FDA rais­es ques­tions about Mallinck­rodt's HRS-1 drug be­fore ad­vi­so­ry hear­ing

Last Au­gust, UK drug­mak­er Mallinck­rodt pre­sent­ed pos­i­tive topline find­ings for its em­bat­tled ter­li­pressin, il­lus­trat­ing the can­di­date met its pri­ma­ry end­point in treat­ing a life-threat­en­ing form of liv­er dis­ease that caus­es kid­ney fail­ure.

But the FDA con­tin­ues to have ques­tions about ter­li­pressin’s safe­ty and ef­fi­ca­cy. Af­ter de­ter­min­ing from the out­set of the tri­al that the pri­ma­ry end­point would on­ly clas­si­fy as a sur­ro­gate end­point, the agency is ques­tion­ing whether or not pa­tients “trend­ed to­ward clin­i­cal im­prove­ments” while on ter­li­pressin. Reg­u­la­tors will con­vene in a hear­ing to­day and have re­leased a doc­u­ment out­lin­ing their think­ing ahead of the meet­ing.

In par­tic­u­lar, the FDA high­light­ed “a sig­nif­i­cant safe­ty con­cern” re­gard­ing a high­er num­ber of pa­tients in the ter­li­pressin arm who suf­fered res­pi­ra­to­ry fail­ure than in the place­bo arm. More than half of these events oc­curred with­in five days of ad­min­is­ter­ing treat­ment and 61 per­cent re­sult­ed in death, com­pared to 20 per­cent in the con­trol.

The FDA did note that be­cause of the med­ical com­plex­i­ties in most of the pa­tients stud­ied, it is dif­fi­cult to de­ter­mine to what ex­tent, if any, the role ter­li­pressin played in each of the in­di­vid­ual cas­es. The agency is al­so con­cerned about an in­creased rate of sep­sis and sep­tic shock in the treat­ment arm.

Ter­li­pressin has faced sev­er­al chal­lenges in its quest to win ap­proval to treat he­pa­tore­nal syn­drome type 1 in the US ever since it re­ceived a com­plete re­sponse let­ter all the way back in 2009. At the time, the FDA re­quired Mallinck­rodt to con­duct an ad­di­tion­al study to prove the ef­fi­ca­cy and safe­ty of ter­li­pressin, but the fol­low-up again failed to reach sta­tis­ti­cal sig­nif­i­cance.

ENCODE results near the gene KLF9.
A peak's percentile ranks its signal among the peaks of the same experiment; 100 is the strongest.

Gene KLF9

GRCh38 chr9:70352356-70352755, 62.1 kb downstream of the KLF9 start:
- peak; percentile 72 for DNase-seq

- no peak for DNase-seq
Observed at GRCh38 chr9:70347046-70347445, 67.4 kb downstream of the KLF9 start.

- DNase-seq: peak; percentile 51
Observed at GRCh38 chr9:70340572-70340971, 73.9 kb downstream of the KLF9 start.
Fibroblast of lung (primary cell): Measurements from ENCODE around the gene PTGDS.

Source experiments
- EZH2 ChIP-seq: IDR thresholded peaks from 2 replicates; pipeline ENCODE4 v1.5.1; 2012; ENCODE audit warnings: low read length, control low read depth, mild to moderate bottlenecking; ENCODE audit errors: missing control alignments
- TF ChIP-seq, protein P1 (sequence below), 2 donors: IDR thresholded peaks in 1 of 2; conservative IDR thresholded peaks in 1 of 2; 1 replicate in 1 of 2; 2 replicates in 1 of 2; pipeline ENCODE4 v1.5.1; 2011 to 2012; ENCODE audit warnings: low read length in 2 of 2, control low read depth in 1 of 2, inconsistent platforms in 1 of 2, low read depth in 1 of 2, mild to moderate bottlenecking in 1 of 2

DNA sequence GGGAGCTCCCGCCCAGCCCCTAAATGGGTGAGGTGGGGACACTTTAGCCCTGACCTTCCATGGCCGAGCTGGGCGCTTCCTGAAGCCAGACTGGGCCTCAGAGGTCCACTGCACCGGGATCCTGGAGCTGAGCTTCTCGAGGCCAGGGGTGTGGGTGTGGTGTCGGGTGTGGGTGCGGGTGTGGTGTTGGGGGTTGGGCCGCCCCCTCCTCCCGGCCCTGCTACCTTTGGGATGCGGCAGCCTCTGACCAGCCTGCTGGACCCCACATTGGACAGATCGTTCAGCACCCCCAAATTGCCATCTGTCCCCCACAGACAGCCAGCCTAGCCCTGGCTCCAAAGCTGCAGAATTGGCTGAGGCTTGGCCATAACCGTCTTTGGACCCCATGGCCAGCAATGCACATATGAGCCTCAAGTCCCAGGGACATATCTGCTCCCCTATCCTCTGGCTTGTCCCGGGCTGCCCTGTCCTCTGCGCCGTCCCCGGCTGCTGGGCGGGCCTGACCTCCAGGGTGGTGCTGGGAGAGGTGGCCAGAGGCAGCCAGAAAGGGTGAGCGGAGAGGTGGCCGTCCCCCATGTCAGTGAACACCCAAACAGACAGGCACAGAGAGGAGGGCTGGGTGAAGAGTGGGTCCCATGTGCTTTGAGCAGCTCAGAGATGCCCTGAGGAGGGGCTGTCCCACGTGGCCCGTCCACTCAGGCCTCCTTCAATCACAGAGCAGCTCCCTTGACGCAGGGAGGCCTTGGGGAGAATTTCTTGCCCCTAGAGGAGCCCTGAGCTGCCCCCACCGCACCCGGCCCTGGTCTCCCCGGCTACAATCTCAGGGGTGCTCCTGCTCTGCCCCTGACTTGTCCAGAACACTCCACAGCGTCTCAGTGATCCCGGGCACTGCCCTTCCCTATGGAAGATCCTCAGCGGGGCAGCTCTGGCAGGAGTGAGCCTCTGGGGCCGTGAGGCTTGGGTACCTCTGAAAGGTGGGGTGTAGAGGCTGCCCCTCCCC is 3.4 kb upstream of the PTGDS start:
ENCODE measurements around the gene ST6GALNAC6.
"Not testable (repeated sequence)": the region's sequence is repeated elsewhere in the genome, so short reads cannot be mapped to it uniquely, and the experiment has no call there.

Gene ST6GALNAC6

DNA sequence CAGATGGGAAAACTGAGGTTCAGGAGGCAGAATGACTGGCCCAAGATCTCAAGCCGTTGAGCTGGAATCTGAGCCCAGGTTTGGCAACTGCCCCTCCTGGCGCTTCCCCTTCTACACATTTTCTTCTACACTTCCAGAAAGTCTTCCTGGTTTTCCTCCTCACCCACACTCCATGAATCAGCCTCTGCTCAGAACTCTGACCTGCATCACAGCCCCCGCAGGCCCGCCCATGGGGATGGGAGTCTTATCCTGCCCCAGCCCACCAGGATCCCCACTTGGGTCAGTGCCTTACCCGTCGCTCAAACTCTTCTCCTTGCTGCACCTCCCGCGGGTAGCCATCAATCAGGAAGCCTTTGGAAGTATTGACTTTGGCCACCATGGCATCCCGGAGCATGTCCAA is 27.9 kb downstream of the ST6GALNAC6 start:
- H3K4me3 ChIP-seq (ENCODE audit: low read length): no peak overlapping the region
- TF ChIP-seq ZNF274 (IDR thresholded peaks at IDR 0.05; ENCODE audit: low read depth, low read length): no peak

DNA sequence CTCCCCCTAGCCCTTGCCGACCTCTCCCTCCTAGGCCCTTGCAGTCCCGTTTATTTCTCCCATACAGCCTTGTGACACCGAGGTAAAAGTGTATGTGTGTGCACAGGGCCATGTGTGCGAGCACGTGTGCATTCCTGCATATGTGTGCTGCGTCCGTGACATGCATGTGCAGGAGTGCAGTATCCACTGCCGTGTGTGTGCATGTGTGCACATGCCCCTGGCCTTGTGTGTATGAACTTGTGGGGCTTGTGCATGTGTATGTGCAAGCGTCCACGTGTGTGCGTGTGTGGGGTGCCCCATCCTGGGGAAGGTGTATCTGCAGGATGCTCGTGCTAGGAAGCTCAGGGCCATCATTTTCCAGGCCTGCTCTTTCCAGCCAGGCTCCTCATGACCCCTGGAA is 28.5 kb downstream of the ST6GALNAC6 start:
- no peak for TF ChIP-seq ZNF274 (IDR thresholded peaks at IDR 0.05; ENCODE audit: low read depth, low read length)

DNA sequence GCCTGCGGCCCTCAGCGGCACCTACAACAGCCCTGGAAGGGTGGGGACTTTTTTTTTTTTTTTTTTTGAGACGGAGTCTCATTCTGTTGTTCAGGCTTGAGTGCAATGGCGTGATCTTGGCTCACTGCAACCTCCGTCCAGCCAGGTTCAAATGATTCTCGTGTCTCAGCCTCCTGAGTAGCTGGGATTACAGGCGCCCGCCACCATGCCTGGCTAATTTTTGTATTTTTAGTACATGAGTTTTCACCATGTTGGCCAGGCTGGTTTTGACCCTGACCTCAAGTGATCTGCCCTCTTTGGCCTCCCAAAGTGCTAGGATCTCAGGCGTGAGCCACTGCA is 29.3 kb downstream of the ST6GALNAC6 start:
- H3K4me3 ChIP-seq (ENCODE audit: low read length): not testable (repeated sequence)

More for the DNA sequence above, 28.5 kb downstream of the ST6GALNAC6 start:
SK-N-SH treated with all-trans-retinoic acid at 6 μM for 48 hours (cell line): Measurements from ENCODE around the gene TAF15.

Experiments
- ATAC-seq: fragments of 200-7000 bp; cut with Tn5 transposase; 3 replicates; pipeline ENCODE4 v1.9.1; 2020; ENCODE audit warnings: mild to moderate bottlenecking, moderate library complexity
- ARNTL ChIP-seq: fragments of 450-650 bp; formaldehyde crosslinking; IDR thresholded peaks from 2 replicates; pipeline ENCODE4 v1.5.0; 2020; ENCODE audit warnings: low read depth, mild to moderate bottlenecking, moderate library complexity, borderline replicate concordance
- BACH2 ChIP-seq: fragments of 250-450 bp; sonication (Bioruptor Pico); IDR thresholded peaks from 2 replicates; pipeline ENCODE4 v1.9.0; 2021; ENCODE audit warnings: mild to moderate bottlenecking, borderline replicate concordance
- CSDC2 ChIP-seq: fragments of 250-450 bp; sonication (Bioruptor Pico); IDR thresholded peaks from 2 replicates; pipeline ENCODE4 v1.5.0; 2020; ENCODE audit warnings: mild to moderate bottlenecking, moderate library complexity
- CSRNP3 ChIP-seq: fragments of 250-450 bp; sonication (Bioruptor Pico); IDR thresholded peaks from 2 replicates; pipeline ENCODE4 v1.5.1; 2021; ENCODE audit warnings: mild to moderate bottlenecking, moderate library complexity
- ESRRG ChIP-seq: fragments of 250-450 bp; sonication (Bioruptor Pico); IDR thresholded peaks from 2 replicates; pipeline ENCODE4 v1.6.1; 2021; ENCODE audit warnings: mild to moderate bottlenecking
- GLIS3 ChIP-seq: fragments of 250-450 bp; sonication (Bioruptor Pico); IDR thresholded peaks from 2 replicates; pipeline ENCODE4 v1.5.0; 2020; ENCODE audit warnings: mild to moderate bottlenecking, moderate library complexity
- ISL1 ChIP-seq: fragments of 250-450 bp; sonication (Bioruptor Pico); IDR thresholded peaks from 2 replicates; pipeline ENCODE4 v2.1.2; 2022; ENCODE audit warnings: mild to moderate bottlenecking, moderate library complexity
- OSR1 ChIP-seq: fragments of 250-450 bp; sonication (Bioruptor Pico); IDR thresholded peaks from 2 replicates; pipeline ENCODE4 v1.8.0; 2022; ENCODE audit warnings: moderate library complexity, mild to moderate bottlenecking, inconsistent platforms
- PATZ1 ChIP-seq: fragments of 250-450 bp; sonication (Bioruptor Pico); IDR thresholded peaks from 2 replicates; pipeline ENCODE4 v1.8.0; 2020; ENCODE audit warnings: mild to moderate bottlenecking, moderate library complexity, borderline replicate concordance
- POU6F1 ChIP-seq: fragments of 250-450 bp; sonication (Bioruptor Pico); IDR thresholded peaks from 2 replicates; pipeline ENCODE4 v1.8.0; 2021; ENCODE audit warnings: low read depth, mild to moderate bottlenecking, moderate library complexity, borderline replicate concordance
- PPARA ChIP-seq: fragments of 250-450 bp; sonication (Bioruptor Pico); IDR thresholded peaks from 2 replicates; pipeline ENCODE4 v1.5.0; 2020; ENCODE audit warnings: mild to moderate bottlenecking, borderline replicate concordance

The third tri­al for ter­li­pressin, which the FDA is eval­u­at­ing in to­day’s hear­ing, did show a sta­tis­ti­cal­ly sig­nif­i­cant re­ver­sal in HRS-1 com­pared to the place­bo. Ad­di­tion­al­ly, due to high mor­tal­i­ty rates of HRS-1, pa­tients may some­times re­quire re­nal re­place­ment ther­a­py, and those in the ter­li­pressin arm showed high­er rates of RRT-free sur­vival de­spite ter­li­pressin treat­ment in com­bi­na­tion with RRT not show­ing an as­so­ci­a­tion with im­proved sur­vival.

But be­cause the pri­ma­ry end­point of the study cap­tured treat­ment ef­fects on a lab­o­ra­to­ry pa­ra­me­ter (serum cre­a­ti­nine), the agency con­sid­ered it a sur­ro­gate end­point. Whether or not the FDA ap­proves ter­li­pressin for use to treat HRS-1, in light of the tri­al meet­ing for that end­point, is up for de­bate. It’s worth not­ing that ter­li­pressin is ap­proved for use in Eu­rope un­der the brand name Gly­pressin.

HRS-1 is a life-threat­en­ing con­di­tion in­volv­ing a rapid de­cline in kid­ney func­tion in peo­ple with ad­vanced liv­er dis­ease. The ail­ment is most com­mon in in­di­vid­u­als with ad­vanced cir­rho­sis and as­cites, but can al­so oc­cur in some with acute liv­er fail­ure and oth­er liv­er dis­eases. Half of those with HRS-1 die with­in two weeks of di­ag­no­sis and 80 per­cent with­in three months.

Jan Hatzius (Photographer: Christopher Goodney/Bloomberg via Getty Images)

When will it end? Gold­man econ­o­mist gives late-stage vac­cines a good shot at tar­get­ing 'large shares' of the US by mid-2021 — but the down­side is daunt­ing

It took decades for hepatitis B research to deliver a slate of late-stage candidates capable of reining the disease in.